Albanians in Montenegro

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Albanians of Montenegro
Total population

30,439 Albanians
4.91% of Montenegro population (2011)
[1]

32,671 Native Albanian speakers
5.27% of Montenegro population (2011)
Regions with significant populations
 Montenegro
Ulcinj Municipality 14,076
Podgorica Municipality 9,538
Bar Municipality 2,515
Gusinje Municipality 1,642
Rožaje Municipality 1,158
Plav Municipality 833
Other municipalities 677
Languages
Albanian (Gheg dialect), Montenegrin
Religion
Sunni Islam, Catholicism
Related ethnic groups
Albanians, Arbëreshë, Arbanasi

Albanians in Montenegro (Serbo-Croatian: Albanci u Crnoj Gori, Albanian: Shqiptarët e Malit të Zi) constitute 4.91% of the county's total population.[2] Albanians of Montenegro are Ghegs[3] who mainly live in southeastern and eastern Montenegro, mainly in the following municipalities: Ulcinj (71% of population), Plav (19%), Bar (6%), Podgorica (5%) and Rožaje (5%).[4]

The largest city of Albanians in Montenegro is Ulcinj, where the headquarters of Albanian National Council are located.

History[edit]

Albanians in Cetinje (1906)

Albanians in Montenegro are autochthonous population. After the territorial expansion of Montenegro towards the Albanian-inhabited territories in 1878, Albanians for the first time became citizens of that country. Albanians that obtained Montenegrin citizenship were Muslims and Catholics, and lived in the cities of Bar and Ulcinj, including their surroundings, in the bank of river Bojana and shore of Lake Skadar, as well as in Zatrijebač.[5]

After the Balkan wars, new territories inhabited by Albanians became part of Montenegro. Montenegro then gained a part of Malesija, respectively Hoti and Gruda, with Tuzi as center, Ana e Malit, Plav, Gusinje, Skadarska Krajina, Rugovo, Peć and Gjakova. In the regions of Plav, Gusinje and Peć Montenegrin local authorities committed, in the first months of 1913, major crimes against Muslim Albanian population.[5]

With the creation of the Kingdom of Serbs, Croats and Slovenes after the World War I, Albanians in Montenegro have been discriminated and deprived from their rights. Albanian position will improve somewhat in Tito's Yugoslavia. In the mid-twentieth century, in Montenegro lived 20,000 Albanians and their number will grow by the end of that century. By the end of XX century the number of Albanians began to fall as a result of immigration.[5]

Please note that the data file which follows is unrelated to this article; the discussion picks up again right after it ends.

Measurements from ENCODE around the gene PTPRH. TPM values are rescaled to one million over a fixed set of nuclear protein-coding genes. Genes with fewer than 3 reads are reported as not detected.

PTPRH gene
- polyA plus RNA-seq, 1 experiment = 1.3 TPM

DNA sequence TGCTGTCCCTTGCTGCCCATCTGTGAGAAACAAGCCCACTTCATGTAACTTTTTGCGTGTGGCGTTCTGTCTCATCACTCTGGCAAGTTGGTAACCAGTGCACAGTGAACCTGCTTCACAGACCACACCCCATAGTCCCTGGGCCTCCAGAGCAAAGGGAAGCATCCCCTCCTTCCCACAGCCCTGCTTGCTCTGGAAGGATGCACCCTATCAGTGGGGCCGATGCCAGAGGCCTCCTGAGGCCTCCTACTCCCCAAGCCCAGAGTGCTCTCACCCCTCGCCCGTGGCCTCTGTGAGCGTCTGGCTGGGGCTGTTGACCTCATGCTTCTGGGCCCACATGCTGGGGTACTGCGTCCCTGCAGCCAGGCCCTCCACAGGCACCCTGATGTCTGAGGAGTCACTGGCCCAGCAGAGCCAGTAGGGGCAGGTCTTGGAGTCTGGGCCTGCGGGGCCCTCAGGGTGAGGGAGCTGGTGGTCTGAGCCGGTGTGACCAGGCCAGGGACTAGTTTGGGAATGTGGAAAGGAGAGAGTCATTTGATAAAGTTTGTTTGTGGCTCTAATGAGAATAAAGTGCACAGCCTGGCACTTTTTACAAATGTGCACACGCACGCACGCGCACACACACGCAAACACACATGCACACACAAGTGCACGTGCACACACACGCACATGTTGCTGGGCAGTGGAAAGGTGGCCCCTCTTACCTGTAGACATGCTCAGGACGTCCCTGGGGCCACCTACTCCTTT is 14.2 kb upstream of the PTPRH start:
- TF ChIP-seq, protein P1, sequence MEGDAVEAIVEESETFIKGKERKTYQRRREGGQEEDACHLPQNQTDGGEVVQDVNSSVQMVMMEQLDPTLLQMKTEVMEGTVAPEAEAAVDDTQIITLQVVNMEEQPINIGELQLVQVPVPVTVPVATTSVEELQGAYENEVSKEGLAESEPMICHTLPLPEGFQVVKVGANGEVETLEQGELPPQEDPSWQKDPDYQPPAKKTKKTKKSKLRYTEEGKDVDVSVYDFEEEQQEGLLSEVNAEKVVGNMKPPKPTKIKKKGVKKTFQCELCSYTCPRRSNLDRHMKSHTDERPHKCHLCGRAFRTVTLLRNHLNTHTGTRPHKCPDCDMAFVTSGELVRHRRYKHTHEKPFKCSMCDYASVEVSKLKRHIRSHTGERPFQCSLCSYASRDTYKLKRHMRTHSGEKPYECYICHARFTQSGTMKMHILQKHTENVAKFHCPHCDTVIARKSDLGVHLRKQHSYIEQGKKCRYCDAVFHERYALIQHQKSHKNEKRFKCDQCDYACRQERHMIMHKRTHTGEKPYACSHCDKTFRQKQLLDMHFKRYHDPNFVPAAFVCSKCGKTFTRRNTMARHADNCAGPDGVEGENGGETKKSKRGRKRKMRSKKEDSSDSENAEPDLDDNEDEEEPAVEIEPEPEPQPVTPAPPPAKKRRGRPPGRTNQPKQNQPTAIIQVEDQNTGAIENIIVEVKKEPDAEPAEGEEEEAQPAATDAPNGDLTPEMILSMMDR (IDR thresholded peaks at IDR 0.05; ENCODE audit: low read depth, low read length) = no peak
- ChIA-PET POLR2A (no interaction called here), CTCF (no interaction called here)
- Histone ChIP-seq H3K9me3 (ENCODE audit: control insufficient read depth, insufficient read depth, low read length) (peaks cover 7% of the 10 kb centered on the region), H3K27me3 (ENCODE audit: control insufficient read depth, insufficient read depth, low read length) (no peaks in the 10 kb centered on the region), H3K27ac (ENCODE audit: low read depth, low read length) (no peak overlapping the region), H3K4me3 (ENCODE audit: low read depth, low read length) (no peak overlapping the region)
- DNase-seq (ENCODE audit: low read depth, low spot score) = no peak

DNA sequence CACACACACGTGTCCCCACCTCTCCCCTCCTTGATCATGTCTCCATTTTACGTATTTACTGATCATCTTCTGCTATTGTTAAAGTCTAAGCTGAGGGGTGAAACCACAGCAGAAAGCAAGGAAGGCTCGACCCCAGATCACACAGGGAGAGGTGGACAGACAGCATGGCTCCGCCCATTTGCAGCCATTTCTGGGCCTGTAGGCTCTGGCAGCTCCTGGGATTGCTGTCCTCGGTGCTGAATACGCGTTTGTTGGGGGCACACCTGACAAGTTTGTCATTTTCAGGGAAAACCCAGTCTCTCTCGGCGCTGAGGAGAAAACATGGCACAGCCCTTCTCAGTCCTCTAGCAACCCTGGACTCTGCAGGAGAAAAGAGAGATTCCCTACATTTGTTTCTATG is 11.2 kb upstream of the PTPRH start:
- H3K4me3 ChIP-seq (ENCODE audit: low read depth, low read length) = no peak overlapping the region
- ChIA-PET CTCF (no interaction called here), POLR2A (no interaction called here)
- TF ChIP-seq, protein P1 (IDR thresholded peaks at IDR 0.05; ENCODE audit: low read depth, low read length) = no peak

Geography[edit]

Montenegrin settlements with Albanian population (2011)

Albanians in Montenegro are widespread in southeast and eastern parts of the country. Ulcinj Municipality, consisting Ulcinj (Albanian: Ulqin) with the surroundings and Ana e Malit region, is the only municipality where Albanians are majority (71% of the population). Albanians are also majority in Malesija (Malësia) region, consisting of Kuči, Hoti, Gruda and Zatrijebač (Kojë, Hot, Grudë and Triesh in Albanian), that is part of Urban Municipality of Tuzi, a territorial unit of the Podgorica Municipality, which continuously seeks to acquire the status of a municipality, but without success.[6] Also a large number of Albanians lives in the following regions: Bar (Tivar) and Skadarska Krajina (Krajë) in Bar Municipality (2,515 Albanians or 6% of the population), Plav (Plavë) and Gusinje (Guci) in Plav Municipality (2,475 or 19%) and Rožaje (Rozhajë) in Rožaje Municipality (1,158 or 5%).[4]

Largest Albanian settlement is Ulcinj, followed by Tuzi.

Tribes[edit]

There are four Malësor Albanian tribes: Hoti, Gruda, Trieshi and Koja.[7][full citation needed]

Culture[edit]

Albanian outpost in Montenegro

Montenegrin Albanian culture in this region is closely related to the culture of Albanians in Albania, and the city of Shkodër in particular. Their Albanian language dialect is Gheg as of Albanians in Northern Albania.

Religion[edit]